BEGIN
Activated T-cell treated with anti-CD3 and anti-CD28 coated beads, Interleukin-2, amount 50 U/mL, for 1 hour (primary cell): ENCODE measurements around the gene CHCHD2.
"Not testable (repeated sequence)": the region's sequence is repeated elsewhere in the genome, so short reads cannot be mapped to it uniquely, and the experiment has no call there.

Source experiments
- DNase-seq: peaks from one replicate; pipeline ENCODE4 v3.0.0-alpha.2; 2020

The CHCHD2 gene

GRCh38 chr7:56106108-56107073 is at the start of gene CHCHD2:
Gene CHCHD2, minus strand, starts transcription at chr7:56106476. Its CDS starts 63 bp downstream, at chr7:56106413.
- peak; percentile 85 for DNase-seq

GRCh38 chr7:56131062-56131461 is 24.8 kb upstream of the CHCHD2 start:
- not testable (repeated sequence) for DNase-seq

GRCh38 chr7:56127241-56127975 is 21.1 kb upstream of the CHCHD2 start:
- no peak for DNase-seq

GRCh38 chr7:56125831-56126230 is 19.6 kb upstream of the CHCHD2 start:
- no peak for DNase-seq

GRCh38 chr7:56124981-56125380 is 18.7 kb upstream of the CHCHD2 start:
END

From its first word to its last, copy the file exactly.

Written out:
Activated T-cell treated with anti-CD3 and anti-CD28 coated beads, Interleukin-2, amount 50 U/mL, for 1 hour (primary cell): ENCODE measurements around the gene CHCHD2.
"Not testable (repeated sequence)": the region's sequence is repeated elsewhere in the genome, so short reads cannot be mapped to it uniquely, and the experiment has no call there.

Source experiments
- DNase-seq: peaks from one replicate; pipeline ENCODE4 v3.0.0-alpha.2; 2020

The CHCHD2 gene

GRCh38 chr7:56106108-56107073 is at the start of gene CHCHD2:
Gene CHCHD2, minus strand, starts transcription at chr7:56106476. Its CDS starts 63 bp downstream, at chr7:56106413.
- peak; percentile 85 for DNase-seq

GRCh38 chr7:56131062-56131461 is 24.8 kb upstream of the CHCHD2 start:
- not testable (repeated sequence) for DNase-seq

GRCh38 chr7:56127241-56127975 is 21.1 kb upstream of the CHCHD2 start:
- no peak for DNase-seq

GRCh38 chr7:56125831-56126230 is 19.6 kb upstream of the CHCHD2 start:
- no peak for DNase-seq

GRCh38 chr7:56124981-56125380 is 18.7 kb upstream of the CHCHD2 start: